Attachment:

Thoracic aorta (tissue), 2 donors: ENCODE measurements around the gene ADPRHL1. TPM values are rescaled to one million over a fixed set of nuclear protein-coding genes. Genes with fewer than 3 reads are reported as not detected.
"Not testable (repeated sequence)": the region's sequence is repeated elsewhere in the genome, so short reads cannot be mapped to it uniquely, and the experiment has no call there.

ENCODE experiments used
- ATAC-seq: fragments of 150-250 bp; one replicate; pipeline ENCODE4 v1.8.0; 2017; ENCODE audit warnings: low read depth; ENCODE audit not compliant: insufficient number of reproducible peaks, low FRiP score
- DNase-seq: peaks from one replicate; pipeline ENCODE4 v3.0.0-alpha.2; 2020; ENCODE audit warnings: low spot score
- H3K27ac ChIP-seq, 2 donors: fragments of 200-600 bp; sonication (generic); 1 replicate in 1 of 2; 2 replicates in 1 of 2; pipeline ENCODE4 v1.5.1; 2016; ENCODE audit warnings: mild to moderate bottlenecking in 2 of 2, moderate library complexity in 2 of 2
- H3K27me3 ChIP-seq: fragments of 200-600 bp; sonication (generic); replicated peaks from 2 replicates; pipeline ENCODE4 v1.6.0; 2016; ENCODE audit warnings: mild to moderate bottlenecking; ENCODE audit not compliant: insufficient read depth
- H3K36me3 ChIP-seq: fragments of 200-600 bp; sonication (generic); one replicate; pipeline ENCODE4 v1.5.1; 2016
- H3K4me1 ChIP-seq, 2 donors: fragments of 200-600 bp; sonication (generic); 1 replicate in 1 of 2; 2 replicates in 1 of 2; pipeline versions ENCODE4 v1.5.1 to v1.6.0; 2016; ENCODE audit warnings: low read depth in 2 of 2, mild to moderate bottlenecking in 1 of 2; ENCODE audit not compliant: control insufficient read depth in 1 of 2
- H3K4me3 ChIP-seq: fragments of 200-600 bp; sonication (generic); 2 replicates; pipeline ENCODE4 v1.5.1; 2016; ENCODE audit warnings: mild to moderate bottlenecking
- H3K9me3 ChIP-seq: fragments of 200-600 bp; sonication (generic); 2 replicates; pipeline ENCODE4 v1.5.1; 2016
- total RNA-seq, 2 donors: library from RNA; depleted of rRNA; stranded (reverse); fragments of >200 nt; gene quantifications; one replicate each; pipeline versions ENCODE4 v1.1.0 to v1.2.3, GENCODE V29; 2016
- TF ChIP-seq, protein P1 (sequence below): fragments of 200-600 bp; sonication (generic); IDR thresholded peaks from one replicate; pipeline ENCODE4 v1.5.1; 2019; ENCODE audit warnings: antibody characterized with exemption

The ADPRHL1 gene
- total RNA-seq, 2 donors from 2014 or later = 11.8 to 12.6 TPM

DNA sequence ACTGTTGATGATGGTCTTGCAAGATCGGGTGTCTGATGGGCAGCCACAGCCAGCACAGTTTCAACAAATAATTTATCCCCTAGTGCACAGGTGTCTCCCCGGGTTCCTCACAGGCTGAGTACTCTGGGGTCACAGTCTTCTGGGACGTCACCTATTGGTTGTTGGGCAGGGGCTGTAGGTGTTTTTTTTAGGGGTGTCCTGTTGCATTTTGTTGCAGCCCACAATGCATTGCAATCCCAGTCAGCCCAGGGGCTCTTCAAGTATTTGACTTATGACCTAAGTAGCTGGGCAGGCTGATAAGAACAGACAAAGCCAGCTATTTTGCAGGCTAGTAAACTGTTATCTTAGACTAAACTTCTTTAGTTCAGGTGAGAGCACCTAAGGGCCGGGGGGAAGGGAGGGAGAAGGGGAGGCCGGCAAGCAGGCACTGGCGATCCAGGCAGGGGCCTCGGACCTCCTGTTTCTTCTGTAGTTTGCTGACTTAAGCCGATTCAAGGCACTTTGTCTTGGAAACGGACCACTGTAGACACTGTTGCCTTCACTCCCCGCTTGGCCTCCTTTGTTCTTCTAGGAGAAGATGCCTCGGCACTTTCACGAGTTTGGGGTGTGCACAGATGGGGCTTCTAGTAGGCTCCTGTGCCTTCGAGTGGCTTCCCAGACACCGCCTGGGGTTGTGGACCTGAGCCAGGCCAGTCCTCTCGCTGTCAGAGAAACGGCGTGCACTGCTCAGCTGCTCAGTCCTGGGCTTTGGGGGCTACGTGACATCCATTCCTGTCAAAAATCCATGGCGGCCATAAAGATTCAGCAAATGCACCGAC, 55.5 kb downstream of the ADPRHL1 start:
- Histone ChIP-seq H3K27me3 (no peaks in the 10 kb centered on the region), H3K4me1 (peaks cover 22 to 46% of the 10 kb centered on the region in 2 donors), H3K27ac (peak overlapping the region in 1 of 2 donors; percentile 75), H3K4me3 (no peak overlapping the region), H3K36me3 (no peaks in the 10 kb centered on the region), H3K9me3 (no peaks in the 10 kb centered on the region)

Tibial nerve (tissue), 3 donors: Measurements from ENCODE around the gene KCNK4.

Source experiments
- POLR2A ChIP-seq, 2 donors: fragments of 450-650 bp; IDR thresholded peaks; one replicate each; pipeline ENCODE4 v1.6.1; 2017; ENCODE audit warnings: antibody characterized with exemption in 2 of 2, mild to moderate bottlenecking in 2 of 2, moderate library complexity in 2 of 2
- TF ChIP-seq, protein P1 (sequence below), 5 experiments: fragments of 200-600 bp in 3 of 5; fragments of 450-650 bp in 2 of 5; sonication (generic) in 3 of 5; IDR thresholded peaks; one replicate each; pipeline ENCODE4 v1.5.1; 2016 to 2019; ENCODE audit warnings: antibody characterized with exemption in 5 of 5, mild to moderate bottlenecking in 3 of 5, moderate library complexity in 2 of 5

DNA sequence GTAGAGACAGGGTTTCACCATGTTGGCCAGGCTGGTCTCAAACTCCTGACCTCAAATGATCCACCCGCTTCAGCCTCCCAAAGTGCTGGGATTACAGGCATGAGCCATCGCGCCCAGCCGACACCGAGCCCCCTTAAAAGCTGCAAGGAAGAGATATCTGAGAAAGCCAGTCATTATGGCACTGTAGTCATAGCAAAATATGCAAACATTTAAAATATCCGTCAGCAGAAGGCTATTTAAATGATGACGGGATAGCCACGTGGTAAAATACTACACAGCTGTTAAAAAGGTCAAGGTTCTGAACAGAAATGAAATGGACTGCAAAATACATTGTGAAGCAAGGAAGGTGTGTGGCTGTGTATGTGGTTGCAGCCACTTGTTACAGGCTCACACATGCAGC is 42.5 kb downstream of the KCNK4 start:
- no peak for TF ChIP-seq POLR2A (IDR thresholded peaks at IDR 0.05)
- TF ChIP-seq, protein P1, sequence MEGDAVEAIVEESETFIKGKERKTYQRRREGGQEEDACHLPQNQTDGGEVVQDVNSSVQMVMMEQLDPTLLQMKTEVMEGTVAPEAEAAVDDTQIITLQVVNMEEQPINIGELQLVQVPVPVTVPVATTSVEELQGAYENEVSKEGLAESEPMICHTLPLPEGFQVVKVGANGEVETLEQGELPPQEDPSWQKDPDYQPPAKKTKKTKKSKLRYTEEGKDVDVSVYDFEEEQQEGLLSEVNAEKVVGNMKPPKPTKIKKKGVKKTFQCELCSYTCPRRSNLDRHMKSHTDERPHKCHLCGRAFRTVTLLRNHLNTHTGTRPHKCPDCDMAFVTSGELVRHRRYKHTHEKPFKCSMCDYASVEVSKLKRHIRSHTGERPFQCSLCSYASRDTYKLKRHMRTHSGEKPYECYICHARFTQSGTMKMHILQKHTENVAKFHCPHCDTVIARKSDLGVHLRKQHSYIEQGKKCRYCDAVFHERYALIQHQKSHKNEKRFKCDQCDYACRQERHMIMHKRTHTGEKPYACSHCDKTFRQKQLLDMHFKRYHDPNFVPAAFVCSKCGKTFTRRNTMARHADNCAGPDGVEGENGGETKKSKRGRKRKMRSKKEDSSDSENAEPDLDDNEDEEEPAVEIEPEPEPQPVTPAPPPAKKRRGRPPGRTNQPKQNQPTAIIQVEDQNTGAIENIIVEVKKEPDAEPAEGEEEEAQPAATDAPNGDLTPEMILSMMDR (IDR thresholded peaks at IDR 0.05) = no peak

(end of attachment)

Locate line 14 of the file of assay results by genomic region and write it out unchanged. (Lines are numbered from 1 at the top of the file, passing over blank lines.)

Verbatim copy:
The ADPRHL1 gene